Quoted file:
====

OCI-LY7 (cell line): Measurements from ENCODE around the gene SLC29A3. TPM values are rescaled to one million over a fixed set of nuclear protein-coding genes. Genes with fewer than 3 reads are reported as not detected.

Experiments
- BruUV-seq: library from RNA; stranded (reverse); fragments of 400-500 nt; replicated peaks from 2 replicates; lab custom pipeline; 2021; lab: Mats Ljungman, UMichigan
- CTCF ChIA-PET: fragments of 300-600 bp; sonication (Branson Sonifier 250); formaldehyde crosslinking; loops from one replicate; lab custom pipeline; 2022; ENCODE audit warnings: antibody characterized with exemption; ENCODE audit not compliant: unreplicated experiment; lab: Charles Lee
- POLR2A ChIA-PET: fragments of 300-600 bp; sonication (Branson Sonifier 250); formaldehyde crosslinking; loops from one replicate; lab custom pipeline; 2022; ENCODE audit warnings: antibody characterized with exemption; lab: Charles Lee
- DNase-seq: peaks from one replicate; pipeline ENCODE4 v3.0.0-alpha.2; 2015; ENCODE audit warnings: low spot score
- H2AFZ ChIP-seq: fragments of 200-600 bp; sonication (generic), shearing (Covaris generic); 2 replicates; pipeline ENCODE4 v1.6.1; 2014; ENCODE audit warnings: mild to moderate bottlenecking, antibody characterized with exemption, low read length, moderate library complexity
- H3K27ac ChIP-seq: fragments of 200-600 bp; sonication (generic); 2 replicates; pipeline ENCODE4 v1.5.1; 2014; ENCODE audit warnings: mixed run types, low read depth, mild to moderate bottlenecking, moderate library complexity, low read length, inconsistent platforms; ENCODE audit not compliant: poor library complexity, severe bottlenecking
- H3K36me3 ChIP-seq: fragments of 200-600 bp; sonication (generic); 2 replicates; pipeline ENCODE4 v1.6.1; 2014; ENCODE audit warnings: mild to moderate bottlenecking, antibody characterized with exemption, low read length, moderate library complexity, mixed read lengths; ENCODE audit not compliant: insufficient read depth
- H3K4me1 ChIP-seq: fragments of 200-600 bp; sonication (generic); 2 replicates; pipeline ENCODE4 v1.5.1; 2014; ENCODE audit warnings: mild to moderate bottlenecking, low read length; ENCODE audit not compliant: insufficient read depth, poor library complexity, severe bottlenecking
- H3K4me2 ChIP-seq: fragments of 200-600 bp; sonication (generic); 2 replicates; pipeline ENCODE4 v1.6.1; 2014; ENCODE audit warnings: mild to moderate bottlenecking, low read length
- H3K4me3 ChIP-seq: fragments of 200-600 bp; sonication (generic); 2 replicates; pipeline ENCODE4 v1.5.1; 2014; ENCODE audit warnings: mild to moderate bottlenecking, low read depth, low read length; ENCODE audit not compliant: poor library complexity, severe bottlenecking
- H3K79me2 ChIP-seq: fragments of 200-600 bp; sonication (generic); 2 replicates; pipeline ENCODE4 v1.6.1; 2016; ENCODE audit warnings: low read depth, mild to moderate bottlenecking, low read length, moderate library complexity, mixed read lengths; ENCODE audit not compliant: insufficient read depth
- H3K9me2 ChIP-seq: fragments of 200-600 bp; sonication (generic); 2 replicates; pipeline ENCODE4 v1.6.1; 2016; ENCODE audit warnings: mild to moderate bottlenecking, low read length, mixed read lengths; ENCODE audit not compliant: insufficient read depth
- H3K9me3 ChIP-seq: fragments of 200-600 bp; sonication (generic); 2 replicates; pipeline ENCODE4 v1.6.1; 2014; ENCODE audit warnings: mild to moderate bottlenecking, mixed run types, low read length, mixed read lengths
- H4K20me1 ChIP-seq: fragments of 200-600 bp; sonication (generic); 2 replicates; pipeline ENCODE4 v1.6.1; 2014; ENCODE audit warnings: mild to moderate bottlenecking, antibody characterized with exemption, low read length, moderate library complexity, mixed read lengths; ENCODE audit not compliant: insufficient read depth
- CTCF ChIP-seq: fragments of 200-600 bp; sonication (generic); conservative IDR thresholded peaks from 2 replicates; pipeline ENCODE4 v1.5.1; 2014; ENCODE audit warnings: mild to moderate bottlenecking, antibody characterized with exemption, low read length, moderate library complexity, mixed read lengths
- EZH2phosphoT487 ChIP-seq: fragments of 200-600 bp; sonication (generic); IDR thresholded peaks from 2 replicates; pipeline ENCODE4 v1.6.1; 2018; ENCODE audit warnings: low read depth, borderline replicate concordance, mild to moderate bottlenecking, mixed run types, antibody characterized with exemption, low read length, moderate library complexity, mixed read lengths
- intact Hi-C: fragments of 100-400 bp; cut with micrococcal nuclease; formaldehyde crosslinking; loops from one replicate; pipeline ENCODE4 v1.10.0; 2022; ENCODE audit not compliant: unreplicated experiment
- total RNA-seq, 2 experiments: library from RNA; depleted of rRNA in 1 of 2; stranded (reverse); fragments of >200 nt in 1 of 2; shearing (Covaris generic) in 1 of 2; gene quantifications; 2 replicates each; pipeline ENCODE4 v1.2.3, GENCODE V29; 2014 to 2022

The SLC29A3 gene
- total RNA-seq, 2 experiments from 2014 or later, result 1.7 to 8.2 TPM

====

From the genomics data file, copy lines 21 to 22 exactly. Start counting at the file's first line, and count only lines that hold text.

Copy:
The SLC29A3 gene
- total RNA-seq, 2 experiments from 2014 or later, result 1.7 to 8.2 TPM